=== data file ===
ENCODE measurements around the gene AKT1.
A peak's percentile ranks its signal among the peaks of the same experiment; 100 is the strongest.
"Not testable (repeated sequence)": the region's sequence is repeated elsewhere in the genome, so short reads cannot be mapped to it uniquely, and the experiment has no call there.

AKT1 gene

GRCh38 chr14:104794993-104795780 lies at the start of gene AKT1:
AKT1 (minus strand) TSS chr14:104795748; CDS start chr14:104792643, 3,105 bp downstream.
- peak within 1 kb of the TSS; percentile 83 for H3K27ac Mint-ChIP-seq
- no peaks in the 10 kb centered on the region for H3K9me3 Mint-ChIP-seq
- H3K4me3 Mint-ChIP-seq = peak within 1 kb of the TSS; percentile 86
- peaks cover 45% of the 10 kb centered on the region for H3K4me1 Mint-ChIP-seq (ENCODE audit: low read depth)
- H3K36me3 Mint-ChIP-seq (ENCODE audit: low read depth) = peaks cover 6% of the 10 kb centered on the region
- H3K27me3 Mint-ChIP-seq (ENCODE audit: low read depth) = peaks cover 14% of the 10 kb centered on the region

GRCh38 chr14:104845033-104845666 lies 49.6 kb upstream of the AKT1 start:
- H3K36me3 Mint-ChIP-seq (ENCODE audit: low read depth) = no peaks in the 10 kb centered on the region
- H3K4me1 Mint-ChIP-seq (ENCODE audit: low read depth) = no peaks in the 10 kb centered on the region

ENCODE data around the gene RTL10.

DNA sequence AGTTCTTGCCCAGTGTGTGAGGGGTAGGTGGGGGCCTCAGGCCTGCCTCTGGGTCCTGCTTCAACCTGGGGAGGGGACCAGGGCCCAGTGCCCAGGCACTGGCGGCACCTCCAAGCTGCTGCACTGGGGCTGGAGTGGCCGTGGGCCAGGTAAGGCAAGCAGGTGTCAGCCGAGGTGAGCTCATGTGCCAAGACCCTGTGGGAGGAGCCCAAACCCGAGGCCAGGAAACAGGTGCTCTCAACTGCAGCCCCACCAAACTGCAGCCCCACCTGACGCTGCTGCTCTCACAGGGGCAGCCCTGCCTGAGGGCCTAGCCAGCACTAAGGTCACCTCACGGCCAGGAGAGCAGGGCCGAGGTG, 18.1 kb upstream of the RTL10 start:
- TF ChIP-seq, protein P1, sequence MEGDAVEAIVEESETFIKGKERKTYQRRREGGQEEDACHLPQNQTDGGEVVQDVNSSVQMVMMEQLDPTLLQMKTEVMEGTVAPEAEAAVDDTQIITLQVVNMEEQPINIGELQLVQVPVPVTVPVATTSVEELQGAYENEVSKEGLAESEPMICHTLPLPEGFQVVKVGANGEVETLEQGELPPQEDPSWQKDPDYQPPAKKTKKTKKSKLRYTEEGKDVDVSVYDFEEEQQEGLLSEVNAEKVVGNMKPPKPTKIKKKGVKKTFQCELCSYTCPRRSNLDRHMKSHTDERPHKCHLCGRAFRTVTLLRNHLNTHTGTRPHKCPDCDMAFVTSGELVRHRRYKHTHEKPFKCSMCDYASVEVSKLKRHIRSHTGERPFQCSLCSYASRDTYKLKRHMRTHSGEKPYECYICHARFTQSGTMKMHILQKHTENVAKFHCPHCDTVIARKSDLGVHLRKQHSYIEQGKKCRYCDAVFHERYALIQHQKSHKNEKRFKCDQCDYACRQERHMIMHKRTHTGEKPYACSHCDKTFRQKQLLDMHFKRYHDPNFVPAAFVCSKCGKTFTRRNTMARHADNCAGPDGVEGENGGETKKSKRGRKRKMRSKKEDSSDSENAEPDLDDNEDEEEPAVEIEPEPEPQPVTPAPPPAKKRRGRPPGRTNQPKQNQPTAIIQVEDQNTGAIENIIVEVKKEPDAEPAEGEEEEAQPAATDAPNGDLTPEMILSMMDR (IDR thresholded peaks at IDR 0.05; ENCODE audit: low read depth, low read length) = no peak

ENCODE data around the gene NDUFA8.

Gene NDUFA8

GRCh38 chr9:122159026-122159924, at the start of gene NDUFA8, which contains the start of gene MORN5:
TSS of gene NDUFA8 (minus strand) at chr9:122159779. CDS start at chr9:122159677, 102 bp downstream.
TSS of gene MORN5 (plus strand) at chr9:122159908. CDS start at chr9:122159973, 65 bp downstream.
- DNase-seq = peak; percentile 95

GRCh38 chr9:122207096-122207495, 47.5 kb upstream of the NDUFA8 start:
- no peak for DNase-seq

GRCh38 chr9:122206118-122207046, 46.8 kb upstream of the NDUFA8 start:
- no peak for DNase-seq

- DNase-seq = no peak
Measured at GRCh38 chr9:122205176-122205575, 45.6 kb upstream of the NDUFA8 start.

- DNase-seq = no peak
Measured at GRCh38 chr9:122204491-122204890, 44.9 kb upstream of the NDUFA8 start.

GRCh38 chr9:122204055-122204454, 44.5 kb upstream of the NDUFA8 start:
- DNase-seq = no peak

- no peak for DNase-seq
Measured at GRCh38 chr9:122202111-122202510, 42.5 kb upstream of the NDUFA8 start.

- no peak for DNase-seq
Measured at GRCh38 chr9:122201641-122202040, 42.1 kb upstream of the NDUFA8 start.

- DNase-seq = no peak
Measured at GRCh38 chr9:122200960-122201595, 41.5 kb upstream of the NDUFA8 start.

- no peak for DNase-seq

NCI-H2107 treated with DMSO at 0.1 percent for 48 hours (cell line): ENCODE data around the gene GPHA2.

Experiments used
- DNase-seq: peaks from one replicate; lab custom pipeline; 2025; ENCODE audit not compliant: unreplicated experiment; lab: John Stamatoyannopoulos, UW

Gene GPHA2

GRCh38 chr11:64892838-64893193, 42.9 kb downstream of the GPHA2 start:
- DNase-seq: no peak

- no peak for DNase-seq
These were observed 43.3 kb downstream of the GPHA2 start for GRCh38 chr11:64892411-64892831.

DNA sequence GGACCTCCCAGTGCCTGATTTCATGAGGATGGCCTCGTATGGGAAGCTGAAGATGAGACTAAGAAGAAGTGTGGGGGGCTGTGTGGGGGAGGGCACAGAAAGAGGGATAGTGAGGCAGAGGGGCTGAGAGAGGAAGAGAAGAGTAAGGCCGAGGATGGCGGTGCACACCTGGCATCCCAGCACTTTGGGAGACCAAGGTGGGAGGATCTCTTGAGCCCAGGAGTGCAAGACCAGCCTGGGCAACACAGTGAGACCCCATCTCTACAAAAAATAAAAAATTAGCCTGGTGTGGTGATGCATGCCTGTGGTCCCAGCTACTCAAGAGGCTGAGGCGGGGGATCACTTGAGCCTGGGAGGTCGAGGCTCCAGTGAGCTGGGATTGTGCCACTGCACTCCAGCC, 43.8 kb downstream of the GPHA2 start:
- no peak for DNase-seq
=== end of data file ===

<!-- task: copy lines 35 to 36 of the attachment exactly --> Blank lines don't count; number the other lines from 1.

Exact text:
- no peak for DNase-seq
Measured at GRCh38 chr9:122202111-122202510, 42.5 kb upstream of the NDUFA8 start.